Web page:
SIM: The people who accompany you on your shoots do extraordinary camera and sound work and I know you always work with the same colleagues, so there is probably a very intuitive way in which you work together which is especially useful in some of the more dangerous or risky situations in which you find yourselves. You’re not exactly shooting in very safe places most of the time since your subjects live very close to danger every day. It’s also very obvious that they’re emotionally involved; that shows in the camera work and the way in which they capture things. Can you speak a bit about those collaborations? (Pictured above, Trestiková and crew filming with René.)
HT: This is a stable of constant collaborators, yes, and so they are very intimate with the situations. [The three DPs who worked on Katka over the years are Kristián Hynek, Vlastimil Hamernik and Martin Kubala. The soundmen are Stanislav Hruska, Václav Hejduk and Jaroslav Jedlicka.] During filming, most of the time it is impossible for us to speak together about how to take these pictures. But they know what is needed and they can work on their own without me. Especially in this case of Katka and her life, it’s important because they’re not afraid of the situation. It wasn’t always safe. The railway station in Prague is especially not safe at night. Katka and her friends were our friends and we were connected to them. They were not in conflict with us, but there were some other people that didn’t want to be filmed so it could get complicated. But nothing ever happened and we all survived. But these cameramen always had to be ready for anything.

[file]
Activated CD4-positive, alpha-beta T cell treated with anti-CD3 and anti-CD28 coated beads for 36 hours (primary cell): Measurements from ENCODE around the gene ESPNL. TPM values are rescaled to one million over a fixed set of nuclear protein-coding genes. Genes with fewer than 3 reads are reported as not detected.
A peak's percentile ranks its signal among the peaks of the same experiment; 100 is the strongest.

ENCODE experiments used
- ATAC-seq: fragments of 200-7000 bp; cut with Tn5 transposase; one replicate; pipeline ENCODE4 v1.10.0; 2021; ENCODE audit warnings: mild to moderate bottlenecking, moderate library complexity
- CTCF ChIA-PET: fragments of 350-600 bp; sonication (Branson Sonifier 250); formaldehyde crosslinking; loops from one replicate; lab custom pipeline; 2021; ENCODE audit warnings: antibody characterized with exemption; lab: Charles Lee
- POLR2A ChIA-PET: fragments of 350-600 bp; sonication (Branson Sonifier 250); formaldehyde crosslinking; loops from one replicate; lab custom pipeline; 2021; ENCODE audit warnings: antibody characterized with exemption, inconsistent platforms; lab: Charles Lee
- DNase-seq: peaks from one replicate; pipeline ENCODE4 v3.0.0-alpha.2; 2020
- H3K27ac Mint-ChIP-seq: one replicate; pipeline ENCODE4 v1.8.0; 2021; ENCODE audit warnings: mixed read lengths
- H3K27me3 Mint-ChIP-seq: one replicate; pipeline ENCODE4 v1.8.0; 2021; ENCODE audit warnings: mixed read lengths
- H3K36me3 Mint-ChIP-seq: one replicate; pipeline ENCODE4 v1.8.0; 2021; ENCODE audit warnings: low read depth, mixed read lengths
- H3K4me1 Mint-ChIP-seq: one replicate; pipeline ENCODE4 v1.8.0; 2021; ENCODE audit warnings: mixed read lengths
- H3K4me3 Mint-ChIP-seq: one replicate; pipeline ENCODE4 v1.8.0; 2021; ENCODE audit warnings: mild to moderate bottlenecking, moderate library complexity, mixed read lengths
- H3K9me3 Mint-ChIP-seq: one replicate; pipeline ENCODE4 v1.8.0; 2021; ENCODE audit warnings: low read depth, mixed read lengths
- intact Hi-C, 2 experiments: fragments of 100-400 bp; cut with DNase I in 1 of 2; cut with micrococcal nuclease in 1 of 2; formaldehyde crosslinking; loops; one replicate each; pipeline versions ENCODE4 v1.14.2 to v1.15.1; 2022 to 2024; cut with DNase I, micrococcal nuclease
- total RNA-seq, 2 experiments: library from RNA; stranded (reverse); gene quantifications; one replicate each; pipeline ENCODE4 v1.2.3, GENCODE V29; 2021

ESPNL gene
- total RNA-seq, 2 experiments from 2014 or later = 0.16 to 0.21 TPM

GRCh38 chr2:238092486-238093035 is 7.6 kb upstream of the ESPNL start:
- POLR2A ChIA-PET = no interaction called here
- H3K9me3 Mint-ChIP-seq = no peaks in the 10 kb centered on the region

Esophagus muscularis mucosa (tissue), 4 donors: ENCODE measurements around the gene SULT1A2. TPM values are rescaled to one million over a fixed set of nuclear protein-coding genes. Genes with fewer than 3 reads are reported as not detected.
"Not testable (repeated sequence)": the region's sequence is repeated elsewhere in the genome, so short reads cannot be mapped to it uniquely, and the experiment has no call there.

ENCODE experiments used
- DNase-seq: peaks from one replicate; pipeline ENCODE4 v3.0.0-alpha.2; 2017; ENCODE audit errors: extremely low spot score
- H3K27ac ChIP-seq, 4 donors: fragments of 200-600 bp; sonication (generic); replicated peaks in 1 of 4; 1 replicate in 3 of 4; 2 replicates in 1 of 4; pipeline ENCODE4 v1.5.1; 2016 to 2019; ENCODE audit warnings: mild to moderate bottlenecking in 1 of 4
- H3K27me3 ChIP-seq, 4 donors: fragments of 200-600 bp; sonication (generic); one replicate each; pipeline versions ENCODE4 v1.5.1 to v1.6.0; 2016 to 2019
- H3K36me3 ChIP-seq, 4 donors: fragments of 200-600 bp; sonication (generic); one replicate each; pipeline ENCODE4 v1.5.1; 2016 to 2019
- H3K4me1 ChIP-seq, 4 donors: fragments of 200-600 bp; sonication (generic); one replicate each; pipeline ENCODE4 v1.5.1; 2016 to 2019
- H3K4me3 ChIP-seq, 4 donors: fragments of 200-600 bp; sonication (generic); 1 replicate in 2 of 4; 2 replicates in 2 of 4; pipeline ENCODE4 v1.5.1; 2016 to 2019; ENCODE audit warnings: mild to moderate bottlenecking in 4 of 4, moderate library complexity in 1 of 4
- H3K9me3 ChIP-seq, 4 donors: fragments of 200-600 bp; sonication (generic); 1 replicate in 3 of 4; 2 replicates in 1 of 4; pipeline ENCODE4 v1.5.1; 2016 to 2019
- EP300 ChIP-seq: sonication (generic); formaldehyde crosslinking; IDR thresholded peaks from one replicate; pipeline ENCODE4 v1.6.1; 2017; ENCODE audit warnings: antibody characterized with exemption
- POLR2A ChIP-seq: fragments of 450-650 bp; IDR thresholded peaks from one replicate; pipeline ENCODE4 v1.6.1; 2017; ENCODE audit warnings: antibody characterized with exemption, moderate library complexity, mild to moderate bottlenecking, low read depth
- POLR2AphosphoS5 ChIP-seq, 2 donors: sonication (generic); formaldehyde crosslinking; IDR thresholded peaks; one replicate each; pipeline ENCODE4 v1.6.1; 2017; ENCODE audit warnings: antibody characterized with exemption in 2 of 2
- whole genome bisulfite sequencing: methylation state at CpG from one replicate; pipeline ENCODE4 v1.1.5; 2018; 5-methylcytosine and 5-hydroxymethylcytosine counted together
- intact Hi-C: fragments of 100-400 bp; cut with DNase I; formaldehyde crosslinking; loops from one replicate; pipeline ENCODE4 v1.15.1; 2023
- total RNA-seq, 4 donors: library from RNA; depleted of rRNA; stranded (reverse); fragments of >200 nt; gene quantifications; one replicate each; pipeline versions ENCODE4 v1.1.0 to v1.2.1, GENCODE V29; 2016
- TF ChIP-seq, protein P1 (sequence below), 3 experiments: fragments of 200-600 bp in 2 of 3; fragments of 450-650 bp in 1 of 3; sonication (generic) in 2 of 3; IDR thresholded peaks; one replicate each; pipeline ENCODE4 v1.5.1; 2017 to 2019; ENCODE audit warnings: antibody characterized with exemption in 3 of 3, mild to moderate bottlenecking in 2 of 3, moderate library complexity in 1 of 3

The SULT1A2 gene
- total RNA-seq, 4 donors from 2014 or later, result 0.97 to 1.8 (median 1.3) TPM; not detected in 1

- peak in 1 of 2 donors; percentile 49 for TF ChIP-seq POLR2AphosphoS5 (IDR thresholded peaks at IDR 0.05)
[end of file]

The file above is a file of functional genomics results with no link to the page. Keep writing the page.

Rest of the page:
SIM: I think it’s important to show how very dangerous life is for Katka every day she’s out on the streets.
HT: Yes, we can’t close our eyes to that; such a world exists. Life on the streets has special rules. She never has a proper flat, anything stable or comfortable; she never owned anything except the clothes on her back. This life on the street also requires her to always be in contact with a man. She cannot be on her own. It’s impossible for a woman to live alone on the streets. If she has a conflict with her boyfriend and wants to leave him, she cannot. (Pictured, Katka and her boyfriend, Roman.)
SIM: Yes, she’s trapped there, too. What’s your relationship with her now? Are you still documenting her life?
HT: I am still filming her as I am the other protagonists from my films. It’s a type of life for me. I consider myself a chronicler.